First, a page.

The December issue of Linux Journal was among the newest arrivals in the pile of magazines in the cafeteria this week. In his column "Linux for Suits", Doc Searls interviews some of the fine folks at Technorati and talks about some of the infrastructure they use. One of the tools mentioned is memcached, a high-performance, distributed memory object caching system, generic in nature, but intended for use in speeding up dynamic web applications by alleviating database load.

But it didn't end there. It never ends there.

Memcached is built on libevent, an API that provides a mechanism to execute a callback function when a specific event occurs on a file descriptor or after a timeout has been reached. Furthermore, libevent also support callbacks due to signals or regular timeouts. Now this leads me on a side trip to /dev/poll, epoll, and kqueue/kevent.

Libevent also leads to C10K, which is an article on how to configure servers and write code to support thousands of clients:

It's time for web servers to handle ten thousand clients simultaneously, don't you think? After all, the web is a big place now.

And computers are big, too. You can buy a 1000MHz machine with 2 gigabytes of RAM and an 1000Mbit/sec Ethernet card for $1200 or so. Let's see - at 20000 clients, that's 50KHz, 100Kbytes, and 50Kbits/sec per client. It shouldn't take any more horsepower than that to take four kilobytes from the disk and send them to the network once a second for each of twenty thousand clients. (That works out to $0.08 per client, by the way. Those $100/client licensing fees some operating systems charge are starting to look a little heavy!) So hardware is no longer the bottleneck.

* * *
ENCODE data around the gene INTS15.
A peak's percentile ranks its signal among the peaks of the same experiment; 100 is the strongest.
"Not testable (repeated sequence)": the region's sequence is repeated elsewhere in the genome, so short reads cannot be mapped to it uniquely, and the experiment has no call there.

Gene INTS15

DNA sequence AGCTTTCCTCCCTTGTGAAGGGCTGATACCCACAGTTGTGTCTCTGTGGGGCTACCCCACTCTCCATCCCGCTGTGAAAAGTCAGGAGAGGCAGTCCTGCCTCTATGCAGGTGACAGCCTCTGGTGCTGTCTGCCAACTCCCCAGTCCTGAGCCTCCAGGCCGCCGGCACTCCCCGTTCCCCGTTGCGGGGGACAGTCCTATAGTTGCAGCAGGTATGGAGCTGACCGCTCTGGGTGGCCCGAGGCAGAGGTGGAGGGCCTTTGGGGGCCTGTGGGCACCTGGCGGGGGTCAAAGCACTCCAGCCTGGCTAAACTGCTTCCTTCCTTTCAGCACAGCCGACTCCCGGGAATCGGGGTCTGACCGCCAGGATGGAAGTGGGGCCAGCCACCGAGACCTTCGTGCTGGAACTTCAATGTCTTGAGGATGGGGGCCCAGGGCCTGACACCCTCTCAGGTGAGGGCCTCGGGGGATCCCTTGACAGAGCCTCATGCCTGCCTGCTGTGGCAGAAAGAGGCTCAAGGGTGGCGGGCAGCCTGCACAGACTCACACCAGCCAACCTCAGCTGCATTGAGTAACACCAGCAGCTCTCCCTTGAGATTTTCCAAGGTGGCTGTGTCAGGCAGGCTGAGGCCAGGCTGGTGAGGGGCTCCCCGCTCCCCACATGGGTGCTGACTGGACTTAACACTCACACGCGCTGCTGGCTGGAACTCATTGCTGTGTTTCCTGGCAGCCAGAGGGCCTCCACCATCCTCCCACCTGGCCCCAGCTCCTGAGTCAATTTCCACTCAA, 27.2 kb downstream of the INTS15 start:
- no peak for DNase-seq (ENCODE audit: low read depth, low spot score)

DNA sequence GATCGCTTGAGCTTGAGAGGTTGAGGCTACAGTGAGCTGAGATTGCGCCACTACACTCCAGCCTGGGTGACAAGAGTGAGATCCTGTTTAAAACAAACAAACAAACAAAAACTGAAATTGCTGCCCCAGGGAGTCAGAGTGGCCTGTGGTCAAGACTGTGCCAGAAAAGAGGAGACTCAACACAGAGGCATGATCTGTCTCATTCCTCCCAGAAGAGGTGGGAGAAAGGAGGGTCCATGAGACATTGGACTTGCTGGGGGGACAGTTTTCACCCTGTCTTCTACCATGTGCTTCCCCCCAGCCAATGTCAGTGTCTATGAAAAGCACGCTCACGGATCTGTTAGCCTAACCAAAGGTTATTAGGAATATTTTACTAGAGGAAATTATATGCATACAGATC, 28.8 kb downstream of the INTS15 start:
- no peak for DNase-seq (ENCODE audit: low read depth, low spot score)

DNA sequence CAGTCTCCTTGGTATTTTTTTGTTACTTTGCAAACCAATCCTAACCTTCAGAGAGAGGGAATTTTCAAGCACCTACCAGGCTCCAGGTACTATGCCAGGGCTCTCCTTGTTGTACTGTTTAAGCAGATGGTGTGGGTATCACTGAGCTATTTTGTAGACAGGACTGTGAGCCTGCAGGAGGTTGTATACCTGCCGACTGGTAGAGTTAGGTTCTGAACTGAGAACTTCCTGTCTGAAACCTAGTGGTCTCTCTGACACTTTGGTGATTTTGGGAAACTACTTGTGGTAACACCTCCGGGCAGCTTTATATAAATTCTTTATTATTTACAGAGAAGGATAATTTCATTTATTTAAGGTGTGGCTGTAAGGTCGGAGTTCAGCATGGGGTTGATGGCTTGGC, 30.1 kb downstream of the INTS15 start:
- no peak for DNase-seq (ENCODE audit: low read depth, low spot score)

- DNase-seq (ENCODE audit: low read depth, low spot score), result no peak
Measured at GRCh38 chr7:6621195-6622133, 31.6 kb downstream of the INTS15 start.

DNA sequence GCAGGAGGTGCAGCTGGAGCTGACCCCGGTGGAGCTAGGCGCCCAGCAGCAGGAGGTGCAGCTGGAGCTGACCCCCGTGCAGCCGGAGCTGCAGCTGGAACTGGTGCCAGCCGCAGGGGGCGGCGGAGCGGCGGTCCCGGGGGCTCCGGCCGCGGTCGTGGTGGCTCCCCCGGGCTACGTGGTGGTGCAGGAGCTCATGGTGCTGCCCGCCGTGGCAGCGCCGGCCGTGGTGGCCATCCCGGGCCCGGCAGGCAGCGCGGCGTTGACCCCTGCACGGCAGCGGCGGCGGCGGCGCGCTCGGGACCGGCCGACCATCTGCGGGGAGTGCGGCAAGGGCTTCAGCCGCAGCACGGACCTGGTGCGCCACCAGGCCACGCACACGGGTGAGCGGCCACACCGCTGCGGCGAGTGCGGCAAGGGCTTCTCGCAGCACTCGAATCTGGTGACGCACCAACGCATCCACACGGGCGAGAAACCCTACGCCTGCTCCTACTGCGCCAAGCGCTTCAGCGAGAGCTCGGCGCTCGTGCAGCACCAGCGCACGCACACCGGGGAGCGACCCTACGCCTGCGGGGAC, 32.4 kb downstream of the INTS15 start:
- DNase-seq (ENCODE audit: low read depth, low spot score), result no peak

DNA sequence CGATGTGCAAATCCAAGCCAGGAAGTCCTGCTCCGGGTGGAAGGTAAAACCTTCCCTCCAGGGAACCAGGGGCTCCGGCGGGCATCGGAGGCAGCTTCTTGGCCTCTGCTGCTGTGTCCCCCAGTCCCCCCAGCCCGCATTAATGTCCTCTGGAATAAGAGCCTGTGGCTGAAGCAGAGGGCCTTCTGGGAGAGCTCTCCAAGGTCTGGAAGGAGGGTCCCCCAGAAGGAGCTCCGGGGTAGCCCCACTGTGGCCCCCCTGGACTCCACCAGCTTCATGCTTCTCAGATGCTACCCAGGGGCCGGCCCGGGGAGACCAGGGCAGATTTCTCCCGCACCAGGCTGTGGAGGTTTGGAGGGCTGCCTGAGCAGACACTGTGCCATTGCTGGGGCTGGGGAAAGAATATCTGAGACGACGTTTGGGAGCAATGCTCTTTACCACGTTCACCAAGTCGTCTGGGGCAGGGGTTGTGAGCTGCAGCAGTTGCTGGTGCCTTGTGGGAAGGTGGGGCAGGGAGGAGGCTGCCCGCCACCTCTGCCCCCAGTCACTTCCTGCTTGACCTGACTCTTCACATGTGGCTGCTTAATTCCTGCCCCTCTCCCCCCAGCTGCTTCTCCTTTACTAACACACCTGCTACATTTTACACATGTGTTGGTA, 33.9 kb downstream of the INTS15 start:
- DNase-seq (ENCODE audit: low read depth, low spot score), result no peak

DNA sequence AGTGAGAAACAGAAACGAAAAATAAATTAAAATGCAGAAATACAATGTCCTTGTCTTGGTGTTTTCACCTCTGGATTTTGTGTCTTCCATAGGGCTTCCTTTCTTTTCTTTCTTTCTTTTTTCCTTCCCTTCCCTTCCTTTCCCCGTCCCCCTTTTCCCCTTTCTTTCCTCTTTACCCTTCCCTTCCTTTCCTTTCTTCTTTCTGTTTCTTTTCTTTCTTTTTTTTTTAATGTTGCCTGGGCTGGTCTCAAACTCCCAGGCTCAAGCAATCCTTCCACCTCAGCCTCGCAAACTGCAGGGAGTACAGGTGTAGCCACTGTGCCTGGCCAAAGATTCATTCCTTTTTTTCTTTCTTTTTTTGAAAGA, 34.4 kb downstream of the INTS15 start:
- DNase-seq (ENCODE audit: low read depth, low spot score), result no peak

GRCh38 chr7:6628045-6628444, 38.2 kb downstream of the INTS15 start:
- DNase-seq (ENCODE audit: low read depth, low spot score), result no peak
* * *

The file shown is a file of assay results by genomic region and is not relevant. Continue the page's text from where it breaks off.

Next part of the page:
In 1999 one of the busiest ftp sites,, actually handled 10000 clients simultaneously through a Gigabit Ethernet pipe. As of 2001, that same speed is now being offered by several ISPs, who expect it to become increasingly popular with large business customers.

In the Books to Read First of the C10K paper is a reference to a paper by Welsh, Gibble, Brewer and Culler on A Design Framework for Highly Concurrent Systems (pdf). So far it is a good read. The downside is that I'm itching to pick up a couple of cheap Debian boxes and do some experimenting/benchmarking of my own.